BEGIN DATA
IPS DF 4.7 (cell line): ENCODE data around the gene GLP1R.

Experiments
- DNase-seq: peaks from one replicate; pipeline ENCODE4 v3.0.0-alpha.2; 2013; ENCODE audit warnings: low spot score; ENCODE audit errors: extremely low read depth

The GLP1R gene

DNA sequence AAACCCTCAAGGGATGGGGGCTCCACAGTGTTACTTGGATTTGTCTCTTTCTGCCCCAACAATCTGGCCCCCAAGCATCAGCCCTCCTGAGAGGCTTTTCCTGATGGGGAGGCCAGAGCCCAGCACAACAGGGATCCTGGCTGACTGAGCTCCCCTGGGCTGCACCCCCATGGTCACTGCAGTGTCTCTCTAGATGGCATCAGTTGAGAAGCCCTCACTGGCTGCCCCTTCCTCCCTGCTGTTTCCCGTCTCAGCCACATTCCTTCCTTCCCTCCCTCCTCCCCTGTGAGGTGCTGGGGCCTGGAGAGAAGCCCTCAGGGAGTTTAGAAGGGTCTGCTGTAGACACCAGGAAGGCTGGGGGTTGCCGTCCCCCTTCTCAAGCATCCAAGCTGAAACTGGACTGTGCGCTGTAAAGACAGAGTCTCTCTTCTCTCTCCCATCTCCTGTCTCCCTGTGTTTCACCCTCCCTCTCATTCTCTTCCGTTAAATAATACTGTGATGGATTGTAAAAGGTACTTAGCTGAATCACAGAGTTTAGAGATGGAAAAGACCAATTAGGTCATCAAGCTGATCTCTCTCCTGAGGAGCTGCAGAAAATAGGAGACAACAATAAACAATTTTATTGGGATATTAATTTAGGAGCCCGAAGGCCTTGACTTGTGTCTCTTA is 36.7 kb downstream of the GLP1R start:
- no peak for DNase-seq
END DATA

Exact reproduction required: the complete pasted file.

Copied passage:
IPS DF 4.7 (cell line): ENCODE data around the gene GLP1R.

Experiments
- DNase-seq: peaks from one replicate; pipeline ENCODE4 v3.0.0-alpha.2; 2013; ENCODE audit warnings: low spot score; ENCODE audit errors: extremely low read depth

The GLP1R gene

DNA sequence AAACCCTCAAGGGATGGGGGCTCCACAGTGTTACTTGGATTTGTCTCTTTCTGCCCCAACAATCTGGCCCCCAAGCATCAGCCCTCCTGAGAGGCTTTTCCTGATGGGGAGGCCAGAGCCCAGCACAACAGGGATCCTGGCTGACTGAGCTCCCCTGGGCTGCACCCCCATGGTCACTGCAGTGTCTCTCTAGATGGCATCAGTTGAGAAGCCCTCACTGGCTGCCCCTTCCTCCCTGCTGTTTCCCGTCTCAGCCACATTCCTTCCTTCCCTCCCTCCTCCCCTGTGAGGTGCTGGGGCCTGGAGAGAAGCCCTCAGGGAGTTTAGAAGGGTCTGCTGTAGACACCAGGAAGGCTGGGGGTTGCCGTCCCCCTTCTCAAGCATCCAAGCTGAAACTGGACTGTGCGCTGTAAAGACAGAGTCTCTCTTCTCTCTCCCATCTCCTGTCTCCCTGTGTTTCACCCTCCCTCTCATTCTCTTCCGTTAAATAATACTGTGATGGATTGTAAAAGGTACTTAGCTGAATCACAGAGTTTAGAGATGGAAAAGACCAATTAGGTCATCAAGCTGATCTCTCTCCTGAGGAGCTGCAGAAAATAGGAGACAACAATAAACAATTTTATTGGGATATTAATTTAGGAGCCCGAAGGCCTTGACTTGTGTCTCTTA is 36.7 kb downstream of the GLP1R start:
- no peak for DNase-seq